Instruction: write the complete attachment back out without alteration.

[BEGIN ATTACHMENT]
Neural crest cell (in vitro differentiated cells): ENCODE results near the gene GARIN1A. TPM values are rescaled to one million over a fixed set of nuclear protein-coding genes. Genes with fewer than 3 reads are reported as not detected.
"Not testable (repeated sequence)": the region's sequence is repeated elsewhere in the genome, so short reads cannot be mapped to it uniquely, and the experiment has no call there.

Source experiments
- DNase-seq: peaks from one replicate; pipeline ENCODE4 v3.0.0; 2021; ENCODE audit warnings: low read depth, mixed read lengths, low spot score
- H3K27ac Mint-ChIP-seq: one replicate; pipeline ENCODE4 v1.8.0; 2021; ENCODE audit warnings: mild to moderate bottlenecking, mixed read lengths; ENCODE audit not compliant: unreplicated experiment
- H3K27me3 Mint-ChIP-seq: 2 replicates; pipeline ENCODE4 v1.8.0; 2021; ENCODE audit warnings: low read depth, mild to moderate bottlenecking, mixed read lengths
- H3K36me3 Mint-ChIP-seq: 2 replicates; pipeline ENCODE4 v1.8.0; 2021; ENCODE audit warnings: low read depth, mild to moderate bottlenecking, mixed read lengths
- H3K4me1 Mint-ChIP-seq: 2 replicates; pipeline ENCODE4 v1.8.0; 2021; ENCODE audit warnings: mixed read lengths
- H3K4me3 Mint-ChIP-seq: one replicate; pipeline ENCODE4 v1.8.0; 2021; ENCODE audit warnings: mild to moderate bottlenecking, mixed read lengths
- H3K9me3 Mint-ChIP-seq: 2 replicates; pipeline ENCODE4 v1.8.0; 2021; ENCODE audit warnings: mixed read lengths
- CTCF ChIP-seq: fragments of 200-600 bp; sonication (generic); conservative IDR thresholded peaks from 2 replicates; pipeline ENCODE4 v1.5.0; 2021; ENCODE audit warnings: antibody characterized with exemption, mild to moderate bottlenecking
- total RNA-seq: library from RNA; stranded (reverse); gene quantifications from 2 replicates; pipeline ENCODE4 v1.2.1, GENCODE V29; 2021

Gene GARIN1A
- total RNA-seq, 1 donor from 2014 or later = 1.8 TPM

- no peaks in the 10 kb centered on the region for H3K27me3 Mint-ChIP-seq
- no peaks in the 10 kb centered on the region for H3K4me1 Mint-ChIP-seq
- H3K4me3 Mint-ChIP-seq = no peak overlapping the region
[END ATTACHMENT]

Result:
Neural crest cell (in vitro differentiated cells): ENCODE results near the gene GARIN1A. TPM values are rescaled to one million over a fixed set of nuclear protein-coding genes. Genes with fewer than 3 reads are reported as not detected.
"Not testable (repeated sequence)": the region's sequence is repeated elsewhere in the genome, so short reads cannot be mapped to it uniquely, and the experiment has no call there.

Source experiments
- DNase-seq: peaks from one replicate; pipeline ENCODE4 v3.0.0; 2021; ENCODE audit warnings: low read depth, mixed read lengths, low spot score
- H3K27ac Mint-ChIP-seq: one replicate; pipeline ENCODE4 v1.8.0; 2021; ENCODE audit warnings: mild to moderate bottlenecking, mixed read lengths; ENCODE audit not compliant: unreplicated experiment
- H3K27me3 Mint-ChIP-seq: 2 replicates; pipeline ENCODE4 v1.8.0; 2021; ENCODE audit warnings: low read depth, mild to moderate bottlenecking, mixed read lengths
- H3K36me3 Mint-ChIP-seq: 2 replicates; pipeline ENCODE4 v1.8.0; 2021; ENCODE audit warnings: low read depth, mild to moderate bottlenecking, mixed read lengths
- H3K4me1 Mint-ChIP-seq: 2 replicates; pipeline ENCODE4 v1.8.0; 2021; ENCODE audit warnings: mixed read lengths
- H3K4me3 Mint-ChIP-seq: one replicate; pipeline ENCODE4 v1.8.0; 2021; ENCODE audit warnings: mild to moderate bottlenecking, mixed read lengths
- H3K9me3 Mint-ChIP-seq: 2 replicates; pipeline ENCODE4 v1.8.0; 2021; ENCODE audit warnings: mixed read lengths
- CTCF ChIP-seq: fragments of 200-600 bp; sonication (generic); conservative IDR thresholded peaks from 2 replicates; pipeline ENCODE4 v1.5.0; 2021; ENCODE audit warnings: antibody characterized with exemption, mild to moderate bottlenecking
- total RNA-seq: library from RNA; stranded (reverse); gene quantifications from 2 replicates; pipeline ENCODE4 v1.2.1, GENCODE V29; 2021

Gene GARIN1A
- total RNA-seq, 1 donor from 2014 or later = 1.8 TPM

- no peaks in the 10 kb centered on the region for H3K27me3 Mint-ChIP-seq
- no peaks in the 10 kb centered on the region for H3K4me1 Mint-ChIP-seq
- H3K4me3 Mint-ChIP-seq = no peak overlapping the region